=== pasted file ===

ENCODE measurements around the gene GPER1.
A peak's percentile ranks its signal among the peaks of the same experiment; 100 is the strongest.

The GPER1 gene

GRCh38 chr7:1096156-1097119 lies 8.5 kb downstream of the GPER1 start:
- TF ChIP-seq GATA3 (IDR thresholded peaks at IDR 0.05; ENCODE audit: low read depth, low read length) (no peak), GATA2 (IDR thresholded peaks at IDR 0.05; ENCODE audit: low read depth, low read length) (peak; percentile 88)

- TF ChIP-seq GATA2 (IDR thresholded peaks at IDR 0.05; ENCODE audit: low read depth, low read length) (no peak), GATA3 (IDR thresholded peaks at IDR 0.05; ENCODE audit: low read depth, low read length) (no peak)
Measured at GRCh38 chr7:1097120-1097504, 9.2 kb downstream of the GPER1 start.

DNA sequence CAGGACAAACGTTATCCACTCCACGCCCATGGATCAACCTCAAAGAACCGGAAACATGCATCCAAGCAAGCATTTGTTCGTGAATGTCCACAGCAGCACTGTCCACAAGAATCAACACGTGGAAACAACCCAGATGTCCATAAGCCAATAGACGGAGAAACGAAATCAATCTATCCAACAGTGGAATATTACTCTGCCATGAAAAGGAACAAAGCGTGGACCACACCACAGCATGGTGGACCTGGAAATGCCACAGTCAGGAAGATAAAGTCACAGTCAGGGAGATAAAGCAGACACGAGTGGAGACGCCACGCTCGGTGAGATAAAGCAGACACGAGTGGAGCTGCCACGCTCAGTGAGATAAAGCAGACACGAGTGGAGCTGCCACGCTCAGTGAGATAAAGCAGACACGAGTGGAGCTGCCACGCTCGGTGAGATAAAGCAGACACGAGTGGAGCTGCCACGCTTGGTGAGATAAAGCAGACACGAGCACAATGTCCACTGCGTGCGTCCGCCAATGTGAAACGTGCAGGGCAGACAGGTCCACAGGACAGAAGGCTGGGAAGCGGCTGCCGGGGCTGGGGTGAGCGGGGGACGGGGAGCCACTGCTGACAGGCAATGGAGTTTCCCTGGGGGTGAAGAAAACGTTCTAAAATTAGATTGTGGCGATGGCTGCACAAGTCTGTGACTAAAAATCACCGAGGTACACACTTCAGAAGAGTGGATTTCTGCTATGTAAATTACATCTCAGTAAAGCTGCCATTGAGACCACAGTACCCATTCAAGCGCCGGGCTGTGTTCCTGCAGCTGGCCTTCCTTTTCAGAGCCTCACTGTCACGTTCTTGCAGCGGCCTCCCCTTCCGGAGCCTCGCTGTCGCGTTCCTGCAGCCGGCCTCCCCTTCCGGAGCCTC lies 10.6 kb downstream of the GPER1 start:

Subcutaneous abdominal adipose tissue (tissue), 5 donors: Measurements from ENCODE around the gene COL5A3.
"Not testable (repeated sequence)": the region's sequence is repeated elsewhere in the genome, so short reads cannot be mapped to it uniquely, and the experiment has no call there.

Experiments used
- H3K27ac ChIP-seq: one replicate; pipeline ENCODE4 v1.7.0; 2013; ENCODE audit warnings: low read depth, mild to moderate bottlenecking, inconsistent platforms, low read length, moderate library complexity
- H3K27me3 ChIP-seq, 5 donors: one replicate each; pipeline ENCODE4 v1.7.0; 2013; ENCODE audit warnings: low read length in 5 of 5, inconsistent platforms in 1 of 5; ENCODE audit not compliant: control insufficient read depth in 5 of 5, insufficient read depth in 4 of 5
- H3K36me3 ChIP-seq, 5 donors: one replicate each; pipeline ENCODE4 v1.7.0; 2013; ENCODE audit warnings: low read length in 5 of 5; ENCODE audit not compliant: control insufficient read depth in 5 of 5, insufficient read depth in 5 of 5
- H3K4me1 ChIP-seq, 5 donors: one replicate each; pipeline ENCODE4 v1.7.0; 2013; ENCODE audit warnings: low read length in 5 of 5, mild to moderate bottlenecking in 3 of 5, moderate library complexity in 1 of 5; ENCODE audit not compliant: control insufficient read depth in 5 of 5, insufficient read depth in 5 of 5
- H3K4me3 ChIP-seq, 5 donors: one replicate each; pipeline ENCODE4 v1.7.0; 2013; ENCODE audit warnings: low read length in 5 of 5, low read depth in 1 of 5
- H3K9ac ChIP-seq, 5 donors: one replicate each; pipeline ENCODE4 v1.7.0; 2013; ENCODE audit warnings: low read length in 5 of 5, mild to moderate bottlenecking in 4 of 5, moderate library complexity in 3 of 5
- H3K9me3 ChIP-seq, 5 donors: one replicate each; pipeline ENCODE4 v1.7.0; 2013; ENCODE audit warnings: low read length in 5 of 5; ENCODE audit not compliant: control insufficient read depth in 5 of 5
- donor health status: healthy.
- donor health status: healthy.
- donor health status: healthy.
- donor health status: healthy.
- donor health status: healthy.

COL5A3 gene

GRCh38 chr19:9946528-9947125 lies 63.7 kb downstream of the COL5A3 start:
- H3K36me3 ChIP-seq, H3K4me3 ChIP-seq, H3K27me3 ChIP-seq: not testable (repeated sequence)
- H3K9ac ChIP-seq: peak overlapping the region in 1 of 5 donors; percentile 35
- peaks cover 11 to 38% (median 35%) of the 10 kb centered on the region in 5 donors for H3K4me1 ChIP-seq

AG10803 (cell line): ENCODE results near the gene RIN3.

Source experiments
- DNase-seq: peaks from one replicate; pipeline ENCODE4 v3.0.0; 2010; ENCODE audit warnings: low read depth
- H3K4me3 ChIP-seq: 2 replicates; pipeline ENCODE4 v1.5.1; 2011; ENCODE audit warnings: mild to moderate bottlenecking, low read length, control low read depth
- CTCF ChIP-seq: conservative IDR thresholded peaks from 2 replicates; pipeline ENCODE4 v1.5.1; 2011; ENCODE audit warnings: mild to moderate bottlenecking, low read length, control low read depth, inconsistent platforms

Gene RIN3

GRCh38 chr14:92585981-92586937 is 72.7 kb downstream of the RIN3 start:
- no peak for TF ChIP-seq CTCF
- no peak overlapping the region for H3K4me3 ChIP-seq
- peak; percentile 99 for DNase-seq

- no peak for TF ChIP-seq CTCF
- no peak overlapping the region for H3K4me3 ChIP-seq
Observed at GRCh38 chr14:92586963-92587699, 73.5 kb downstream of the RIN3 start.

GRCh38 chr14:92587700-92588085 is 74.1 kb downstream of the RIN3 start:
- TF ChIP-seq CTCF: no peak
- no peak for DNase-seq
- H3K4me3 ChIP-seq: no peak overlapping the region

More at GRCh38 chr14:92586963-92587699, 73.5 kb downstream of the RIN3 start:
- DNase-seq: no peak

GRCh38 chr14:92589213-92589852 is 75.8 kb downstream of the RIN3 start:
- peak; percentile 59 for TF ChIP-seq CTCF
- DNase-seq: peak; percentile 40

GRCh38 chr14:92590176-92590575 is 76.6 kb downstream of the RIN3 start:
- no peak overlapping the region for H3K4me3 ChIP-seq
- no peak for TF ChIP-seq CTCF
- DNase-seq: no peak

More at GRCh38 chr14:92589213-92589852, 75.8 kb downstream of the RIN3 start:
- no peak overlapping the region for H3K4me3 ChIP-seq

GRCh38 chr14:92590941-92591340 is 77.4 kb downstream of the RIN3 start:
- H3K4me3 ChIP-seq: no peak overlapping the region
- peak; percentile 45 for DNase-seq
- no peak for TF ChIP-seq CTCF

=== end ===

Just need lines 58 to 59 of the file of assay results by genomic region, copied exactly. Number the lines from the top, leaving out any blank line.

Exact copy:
- H3K4me3 ChIP-seq: no peak overlapping the region
- peak; percentile 45 for DNase-seq